Chasing its lofty goal of capturing a gold medal at next year’s Tokyo Olympics, the Japan women’s national team gained momentum by winning its fourth straight FIBA Women’s Asia Cup title in Bangalore, India, on Sunday.

Two days after accomplishing the feat by edging China 71-68 in the gold-medal contest, the Akatsuki Five made a triumphant return to Tokyo with another trophy in hand.

Japan head coach Tom Hovasse is proud of his squad’s accomplishment, overcoming the “underdog” label entering the biennial tournament.

“We did it. It feels great,” the American said at a news conference on Tuesday morning. “I think we had good preparation going in the tournament. But as we went to India and talked with people from other countries, they would say Japan was an underdog. And I was like ‘Why are we underdogs? We are the (reigning) champions.’ They probably weren’t sure if our players and our staff were good enough to do it, but we did have confidence that if we’d play our game, it would be us that would hoist the championship (trophy). Every game, we raised our level.”

Japan joined South Korea and China in the “four-peat” club at the event.

The Japanese women defeated world No. 3 Australia 76-64 in the semifinals and then China, which is No. 7 in the FIBA rankings. In both contests, Japan, which is 10th, overcame double-digit deficits to win.

Forward Yuki Miyazawa, who averaged 12.8 points in the tourney, insisted that the Asia Cup gave the team nothing but confidence with the way it competed and outplayed some of its tough opponents.

“We came back from 10-point deficits in the first halves against Australia and China,” said the 26-year-old shooting threat who has played on all four title-winning teams. “Before, when we would get behind that much, we would just let the deficit get bigger, and that was Japan’s weakness. But now, we can be patient with our defense and that’s become our strength.”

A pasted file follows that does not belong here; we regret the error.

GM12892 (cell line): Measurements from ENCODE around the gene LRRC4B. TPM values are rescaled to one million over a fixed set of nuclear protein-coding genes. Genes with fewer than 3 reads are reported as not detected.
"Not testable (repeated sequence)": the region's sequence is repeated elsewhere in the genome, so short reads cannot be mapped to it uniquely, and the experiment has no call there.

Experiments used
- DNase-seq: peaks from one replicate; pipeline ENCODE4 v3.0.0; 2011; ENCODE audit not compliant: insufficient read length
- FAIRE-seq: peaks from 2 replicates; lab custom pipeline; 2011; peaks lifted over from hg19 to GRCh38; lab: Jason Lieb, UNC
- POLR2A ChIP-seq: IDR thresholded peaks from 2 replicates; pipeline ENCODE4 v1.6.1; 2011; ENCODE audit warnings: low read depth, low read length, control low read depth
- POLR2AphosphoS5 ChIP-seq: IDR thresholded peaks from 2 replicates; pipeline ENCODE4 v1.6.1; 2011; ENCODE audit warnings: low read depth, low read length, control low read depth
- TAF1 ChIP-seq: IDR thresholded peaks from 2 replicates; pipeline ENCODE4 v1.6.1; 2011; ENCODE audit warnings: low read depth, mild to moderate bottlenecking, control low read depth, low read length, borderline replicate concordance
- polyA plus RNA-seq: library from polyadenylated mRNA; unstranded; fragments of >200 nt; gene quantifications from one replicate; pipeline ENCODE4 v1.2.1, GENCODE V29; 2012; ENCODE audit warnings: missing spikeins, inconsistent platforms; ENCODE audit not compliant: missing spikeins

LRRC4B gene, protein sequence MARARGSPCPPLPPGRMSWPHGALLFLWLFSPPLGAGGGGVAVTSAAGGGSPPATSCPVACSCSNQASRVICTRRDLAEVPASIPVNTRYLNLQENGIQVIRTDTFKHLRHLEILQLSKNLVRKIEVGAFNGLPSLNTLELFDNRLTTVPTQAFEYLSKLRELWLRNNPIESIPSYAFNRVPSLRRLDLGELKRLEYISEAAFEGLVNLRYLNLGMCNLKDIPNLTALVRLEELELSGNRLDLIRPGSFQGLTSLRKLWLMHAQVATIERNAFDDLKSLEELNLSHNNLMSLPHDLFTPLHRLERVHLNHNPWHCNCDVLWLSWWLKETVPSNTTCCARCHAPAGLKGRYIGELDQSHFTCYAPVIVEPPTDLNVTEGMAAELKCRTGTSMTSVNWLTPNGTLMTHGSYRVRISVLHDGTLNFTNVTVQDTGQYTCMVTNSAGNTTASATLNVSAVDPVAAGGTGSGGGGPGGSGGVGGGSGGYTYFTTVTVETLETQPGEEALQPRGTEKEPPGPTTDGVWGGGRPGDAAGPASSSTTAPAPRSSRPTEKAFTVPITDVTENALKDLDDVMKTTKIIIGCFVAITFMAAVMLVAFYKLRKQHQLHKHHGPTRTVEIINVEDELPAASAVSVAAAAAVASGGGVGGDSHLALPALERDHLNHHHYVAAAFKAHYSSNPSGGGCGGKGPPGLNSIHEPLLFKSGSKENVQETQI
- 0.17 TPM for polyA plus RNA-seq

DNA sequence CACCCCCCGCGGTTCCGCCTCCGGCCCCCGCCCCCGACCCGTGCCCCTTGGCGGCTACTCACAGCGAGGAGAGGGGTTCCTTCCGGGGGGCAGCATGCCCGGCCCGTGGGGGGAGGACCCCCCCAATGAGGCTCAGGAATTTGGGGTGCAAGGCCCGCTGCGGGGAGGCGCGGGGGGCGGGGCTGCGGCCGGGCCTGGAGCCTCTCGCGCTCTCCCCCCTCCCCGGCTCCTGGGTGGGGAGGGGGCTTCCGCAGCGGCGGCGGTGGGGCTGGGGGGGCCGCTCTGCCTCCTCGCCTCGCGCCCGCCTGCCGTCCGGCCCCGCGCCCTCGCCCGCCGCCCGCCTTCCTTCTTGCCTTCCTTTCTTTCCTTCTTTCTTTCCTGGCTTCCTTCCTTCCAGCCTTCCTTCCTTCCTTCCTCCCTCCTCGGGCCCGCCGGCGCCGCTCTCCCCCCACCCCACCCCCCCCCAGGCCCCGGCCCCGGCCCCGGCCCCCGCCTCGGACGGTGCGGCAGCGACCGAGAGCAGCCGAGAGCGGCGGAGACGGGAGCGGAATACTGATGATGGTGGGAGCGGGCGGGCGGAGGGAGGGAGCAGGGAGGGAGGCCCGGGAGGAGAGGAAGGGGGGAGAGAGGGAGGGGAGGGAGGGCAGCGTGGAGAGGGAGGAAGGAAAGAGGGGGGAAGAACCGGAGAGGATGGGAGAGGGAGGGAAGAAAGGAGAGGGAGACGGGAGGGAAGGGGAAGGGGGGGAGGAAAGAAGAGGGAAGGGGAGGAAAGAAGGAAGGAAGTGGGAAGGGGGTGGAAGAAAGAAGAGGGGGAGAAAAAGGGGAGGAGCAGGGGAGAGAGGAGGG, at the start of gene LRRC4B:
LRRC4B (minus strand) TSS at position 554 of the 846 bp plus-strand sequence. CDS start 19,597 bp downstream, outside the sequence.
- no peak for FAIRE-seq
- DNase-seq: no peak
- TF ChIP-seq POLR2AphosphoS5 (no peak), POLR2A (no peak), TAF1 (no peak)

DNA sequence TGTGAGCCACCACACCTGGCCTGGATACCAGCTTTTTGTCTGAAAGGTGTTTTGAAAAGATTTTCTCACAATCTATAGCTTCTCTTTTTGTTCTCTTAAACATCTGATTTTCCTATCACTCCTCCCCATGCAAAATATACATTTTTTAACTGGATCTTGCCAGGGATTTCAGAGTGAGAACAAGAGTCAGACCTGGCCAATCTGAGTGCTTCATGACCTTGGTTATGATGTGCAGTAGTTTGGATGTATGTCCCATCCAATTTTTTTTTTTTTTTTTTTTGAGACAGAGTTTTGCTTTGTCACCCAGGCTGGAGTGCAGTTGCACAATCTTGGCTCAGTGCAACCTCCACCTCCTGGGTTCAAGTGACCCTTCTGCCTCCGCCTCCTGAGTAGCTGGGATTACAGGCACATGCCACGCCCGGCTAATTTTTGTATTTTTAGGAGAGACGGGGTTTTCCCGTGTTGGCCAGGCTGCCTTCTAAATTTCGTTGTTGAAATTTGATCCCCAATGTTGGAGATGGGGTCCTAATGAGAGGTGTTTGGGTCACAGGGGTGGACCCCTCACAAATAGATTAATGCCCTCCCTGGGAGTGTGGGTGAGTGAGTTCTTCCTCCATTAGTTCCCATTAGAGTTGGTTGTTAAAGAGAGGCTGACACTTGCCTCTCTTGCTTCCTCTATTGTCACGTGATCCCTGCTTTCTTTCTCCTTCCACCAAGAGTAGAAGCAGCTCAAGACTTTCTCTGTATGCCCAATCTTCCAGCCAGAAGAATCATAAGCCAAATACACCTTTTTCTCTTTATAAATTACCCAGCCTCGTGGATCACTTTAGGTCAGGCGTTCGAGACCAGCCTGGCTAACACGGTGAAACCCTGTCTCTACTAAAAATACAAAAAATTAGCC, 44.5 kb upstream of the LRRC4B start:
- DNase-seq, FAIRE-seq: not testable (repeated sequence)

Hovasse said that the team’s key veterans who competed in the past Asia Cups, such as Miyazawa, Maki Takada and Ramu Tokashiki, helped give it mental stability as well.

“They all have experience now,” said Hovasse, who guided the team to gold in the past two Asia Cups. “So mentally, we’re just a lot stronger. We had two bad starts in the semis and final, but I wasn’t too worried. I don’t think the players were worried either. We knew we would be able to come back.”

Diminutive point guard Nako Motohashi was arguably one of the biggest reasons that Japan ended up standing on the highest spot on the podium. In the last two contests, the 165-cm player came through in the fourth quarter, scoring seven and 11, respectively (She had 22 and 24 points overall in those games).

Motohashi, who was a somewhat obscure player before she was first called up by Hovasse last year, averaged a tournament-high 17.0 points and 5.0 assists.

Fittingly, the 25-year-old won the MVP award while making the all-tournament squad along with Miyazawa despite coming off the bench in all five Japan games.

In August, Motohashi told The Japan Times that she watched Japan’s previous Asia Cup feats as “just as a fan.” Two years later, she is now a heroine thanks to her clutch performances and the recognition that followed.

“I gained confidence having won all those awards,” Motohashi said. “But it only humbles me and makes me feel like I have to do even better.”

With about 300 days until the Tokyo Olympics, Hovasse said that the Asia Cup feat would give his team boost as it aims to claim a gold medal next summer.

“I didn’t really say this to the players or anything,” Hovasse said. “But to me, to win this championship was almost a must to reach our gold-medal goal. I mean, if we had a setback this time, I think it would’ve hurt us a little bit because the World Cup (in which Japan finished ninth in Spain last year) didn’t go the way we wanted it to. And winning this is huge for us. That’s why I think we are still on a path to reach the goal.”

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